Congress needs to get William Perry Pendley from BLM


Editor's note: This special feature is owned by Rose Marcario, president and CEO of Patagonia, and Land Tawney, president and CEO of Backcountry Hunters & Anglers.

William Perry Pendley needs to leave D.C. After Christmas he didn't return to work.

The United States owns 640 million acres of government land and water for all of us. Whether you like hunting, fishing, hiking or canoeing – or you like a quiet place to dive – our public and watery landscapes can be enjoyed. While most of us can agree that these wild places need protection, their future depends on a consistent citizenry and, of course, strong leadership.

That is why the recent appointment of William Perry Pendley as acting chief of Land Management (BLM) is detrimental to land users in all ways. Pendley, former president of the Mountain States Legal Foundation, has created work in an attempt to weaken federal & # 39; s federal land management agencies and to completely eliminate # 39; and all public lands. – he is still in charge of managing millions of acres of land and water.

Pendley's term as acting director of the BLM, which began in July, is set to expire on January 3. There's a lot going on in Washington, for sure, but Pendley will only make matters worse if he stays in office, leaving behind him. confronting the best interests of the public. and endangering our public land and water as it already has.

In 2016, Pendley wrote that, in his view, the government should sell its Western lands – a very bad position that few politicians would encourage to take over if they did not want to be elected from office. In addition, in 2017, when President Trump undermined the integrity of naked law, one of our most important tools of protection, and opened up public lands for industrialization, Pendley argued that the President did not abuse it sufficiently. He has been doing similar attacks for decades.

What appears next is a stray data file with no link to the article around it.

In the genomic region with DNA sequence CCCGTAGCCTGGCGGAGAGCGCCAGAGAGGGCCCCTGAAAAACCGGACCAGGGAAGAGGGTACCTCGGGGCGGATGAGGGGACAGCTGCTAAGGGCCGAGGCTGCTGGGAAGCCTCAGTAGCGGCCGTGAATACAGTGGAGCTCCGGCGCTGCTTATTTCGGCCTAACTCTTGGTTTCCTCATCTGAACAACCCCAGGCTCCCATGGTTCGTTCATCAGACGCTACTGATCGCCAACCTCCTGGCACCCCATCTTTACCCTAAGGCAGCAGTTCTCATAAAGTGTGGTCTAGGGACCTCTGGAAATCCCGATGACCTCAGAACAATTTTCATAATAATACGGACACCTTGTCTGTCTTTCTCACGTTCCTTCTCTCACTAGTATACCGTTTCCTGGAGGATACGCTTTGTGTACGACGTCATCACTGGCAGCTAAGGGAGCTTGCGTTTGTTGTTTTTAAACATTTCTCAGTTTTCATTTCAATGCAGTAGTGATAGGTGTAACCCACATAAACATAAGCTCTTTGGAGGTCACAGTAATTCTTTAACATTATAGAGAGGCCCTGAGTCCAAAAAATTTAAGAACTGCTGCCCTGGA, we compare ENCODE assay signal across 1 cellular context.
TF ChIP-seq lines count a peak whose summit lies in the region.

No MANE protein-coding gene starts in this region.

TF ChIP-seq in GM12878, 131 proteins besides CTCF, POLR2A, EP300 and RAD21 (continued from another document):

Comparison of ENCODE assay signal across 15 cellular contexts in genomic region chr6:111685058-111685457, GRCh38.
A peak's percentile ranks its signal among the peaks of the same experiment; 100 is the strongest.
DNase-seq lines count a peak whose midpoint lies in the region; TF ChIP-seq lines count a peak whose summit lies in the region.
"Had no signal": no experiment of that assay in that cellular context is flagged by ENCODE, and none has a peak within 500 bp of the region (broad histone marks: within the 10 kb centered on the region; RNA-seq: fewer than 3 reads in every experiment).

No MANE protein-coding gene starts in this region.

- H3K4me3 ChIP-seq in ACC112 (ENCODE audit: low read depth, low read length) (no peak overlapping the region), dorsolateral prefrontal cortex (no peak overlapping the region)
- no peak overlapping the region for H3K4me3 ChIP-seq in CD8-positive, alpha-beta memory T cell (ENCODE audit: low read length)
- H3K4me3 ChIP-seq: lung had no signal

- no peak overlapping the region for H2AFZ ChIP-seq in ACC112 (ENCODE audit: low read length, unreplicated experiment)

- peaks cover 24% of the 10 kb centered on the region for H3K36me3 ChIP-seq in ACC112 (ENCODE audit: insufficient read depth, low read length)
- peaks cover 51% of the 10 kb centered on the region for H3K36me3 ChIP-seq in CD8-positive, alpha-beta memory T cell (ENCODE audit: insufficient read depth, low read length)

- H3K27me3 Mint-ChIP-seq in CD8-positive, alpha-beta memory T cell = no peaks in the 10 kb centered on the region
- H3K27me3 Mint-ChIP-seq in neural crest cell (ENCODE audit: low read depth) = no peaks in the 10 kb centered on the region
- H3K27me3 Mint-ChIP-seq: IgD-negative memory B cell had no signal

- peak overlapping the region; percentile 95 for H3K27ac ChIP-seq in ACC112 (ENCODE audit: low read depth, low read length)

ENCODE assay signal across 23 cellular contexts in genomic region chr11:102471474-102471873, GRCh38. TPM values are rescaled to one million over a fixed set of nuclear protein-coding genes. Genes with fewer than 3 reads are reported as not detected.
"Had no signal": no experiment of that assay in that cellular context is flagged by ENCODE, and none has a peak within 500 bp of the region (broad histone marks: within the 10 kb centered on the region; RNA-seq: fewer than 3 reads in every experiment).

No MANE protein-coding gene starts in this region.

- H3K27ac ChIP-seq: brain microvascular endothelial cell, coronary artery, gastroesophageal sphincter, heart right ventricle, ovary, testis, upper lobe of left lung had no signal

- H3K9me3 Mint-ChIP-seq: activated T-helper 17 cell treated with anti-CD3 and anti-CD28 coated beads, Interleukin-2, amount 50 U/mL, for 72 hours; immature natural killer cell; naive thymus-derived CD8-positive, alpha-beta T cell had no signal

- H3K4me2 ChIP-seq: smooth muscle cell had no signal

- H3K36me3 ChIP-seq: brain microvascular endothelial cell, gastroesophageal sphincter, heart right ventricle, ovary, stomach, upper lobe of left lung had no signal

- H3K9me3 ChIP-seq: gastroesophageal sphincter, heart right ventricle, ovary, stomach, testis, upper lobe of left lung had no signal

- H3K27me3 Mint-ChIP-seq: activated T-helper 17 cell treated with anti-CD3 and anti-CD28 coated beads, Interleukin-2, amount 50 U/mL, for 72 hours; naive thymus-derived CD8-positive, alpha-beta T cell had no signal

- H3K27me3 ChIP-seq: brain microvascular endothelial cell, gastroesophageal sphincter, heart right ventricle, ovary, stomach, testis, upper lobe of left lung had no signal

With Pendley’s role in BLM, he has the ability to design resource management plans and open up wildlife trafficking routes to areas such as Red Desert in Wayoming. In his short time in office, he has already thwarted the Trump administration's efforts to restore its plan to protect Western action, home to hundreds of wildlife species, including the largest known & # 39; sage grouse & # 39 ;. Pendley's wrong decision not only affects the 51 million hectares of high-quality sagebrush in the country and some of the best hunting and hiking in the country, but it also disrupts management plans developed over many years. in close consultation with scientists, brokers, poachers, and the state. and # 39; local authorities.

If Pendley retains his last position on January 3, expect him to move forward with the energy industry efforts to drill the Arctic National Wildlife Refuge, home to the caribou and the Arctic, along with the indigenous people of Gwich. Even one of the world's largest oil companies, BP, has decided that it is not a good business to drill for asylum.

It doesn't have to be this way. Protecting our land and water is the right thing to do – and it's a good policy. A recent survey found that 65 percent of Mountain West voters want Kromoga to protect our water, air, wildlife, and outdoor recreation opportunities on public land, compared to just 24 percent who prioritize public land energy production. Almost all Western voters who voted – 87 per cent – showed that the external economy is crucial to their country's future. Earlier this year, Congress listened to the people and passed the most important conservation laws for a decade, expanding wilderness areas, reducing public access programs, and protecting key lands and rivers. The measure enjoyed such solid support, in fact, that it was a clear objection, with a vote of 92-8 in the Senate and 363-62 in the House.

Pendley's appointment, at the very least, sends a strong message to land managers and natural-resource workers. These hardworking civil servants deserve our support and expert leadership.

To continue this development and to stop Pendley from running, the Senate should request that he be removed from his position – or at least demand to formally appoint a BLM director and thus be subject to Congressional confirmation processes. The time for action is now, before Pendley's time is extended, as it was before. We need to work together, and Congress needs to listen to the people, to ensure that his BLM time is over.

Hunters and tourists may not be keen on any issue, but we agree with this: The land of the American public and water is a national treasure that must be protected, passed on, and developed by top buyers. Use your voice today and tell your Senators that the Land Management Office deserves better. ♦

Rose Marcario is president and CEO of Patagonia. Land Tawney is president and CEO of & # 39; Backcountry Hunters & Anglers & # 39 ;. Contact your senators and ask them to refuse Pendley to be the head of BLM here.


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